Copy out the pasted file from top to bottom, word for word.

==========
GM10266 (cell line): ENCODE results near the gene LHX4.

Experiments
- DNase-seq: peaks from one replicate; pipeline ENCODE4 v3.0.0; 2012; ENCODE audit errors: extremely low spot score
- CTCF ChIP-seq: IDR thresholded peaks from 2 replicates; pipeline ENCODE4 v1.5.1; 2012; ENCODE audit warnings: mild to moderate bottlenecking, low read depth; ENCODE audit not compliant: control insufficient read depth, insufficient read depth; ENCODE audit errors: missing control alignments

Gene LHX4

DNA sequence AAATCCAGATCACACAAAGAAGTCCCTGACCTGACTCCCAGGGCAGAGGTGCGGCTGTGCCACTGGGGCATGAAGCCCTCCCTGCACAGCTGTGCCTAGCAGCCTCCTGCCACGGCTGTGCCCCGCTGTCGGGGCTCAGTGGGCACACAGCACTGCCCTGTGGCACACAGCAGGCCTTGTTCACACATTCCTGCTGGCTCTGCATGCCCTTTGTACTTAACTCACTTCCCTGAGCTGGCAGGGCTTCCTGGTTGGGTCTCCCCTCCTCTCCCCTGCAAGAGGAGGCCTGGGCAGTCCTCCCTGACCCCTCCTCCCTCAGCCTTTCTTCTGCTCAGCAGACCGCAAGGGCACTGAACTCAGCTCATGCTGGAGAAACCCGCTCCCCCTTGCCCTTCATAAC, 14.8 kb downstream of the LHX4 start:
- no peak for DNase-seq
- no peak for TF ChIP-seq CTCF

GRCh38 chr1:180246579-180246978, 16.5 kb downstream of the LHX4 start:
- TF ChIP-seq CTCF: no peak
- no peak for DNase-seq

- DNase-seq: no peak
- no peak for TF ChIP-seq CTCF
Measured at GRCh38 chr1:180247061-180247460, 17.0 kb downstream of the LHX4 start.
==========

GM10266 (cell line): ENCODE results near the gene LHX4.

Experiments
- DNase-seq: peaks from one replicate; pipeline ENCODE4 v3.0.0; 2012; ENCODE audit errors: extremely low spot score
- CTCF ChIP-seq: IDR thresholded peaks from 2 replicates; pipeline ENCODE4 v1.5.1; 2012; ENCODE audit warnings: mild to moderate bottlenecking, low read depth; ENCODE audit not compliant: control insufficient read depth, insufficient read depth; ENCODE audit errors: missing control alignments

Gene LHX4

DNA sequence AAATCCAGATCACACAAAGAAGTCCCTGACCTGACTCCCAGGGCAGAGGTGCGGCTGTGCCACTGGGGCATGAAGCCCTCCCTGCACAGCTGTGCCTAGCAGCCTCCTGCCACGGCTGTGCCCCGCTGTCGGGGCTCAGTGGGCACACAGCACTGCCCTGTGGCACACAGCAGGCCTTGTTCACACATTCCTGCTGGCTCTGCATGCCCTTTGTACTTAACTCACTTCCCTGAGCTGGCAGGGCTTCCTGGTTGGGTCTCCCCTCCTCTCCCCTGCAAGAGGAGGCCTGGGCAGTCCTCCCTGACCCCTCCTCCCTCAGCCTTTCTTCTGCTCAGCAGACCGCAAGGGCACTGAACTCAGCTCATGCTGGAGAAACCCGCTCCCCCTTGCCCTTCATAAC, 14.8 kb downstream of the LHX4 start:
- no peak for DNase-seq
- no peak for TF ChIP-seq CTCF

GRCh38 chr1:180246579-180246978, 16.5 kb downstream of the LHX4 start:
- TF ChIP-seq CTCF: no peak
- no peak for DNase-seq

- DNase-seq: no peak
- no peak for TF ChIP-seq CTCF
Measured at GRCh38 chr1:180247061-180247460, 17.0 kb downstream of the LHX4 start.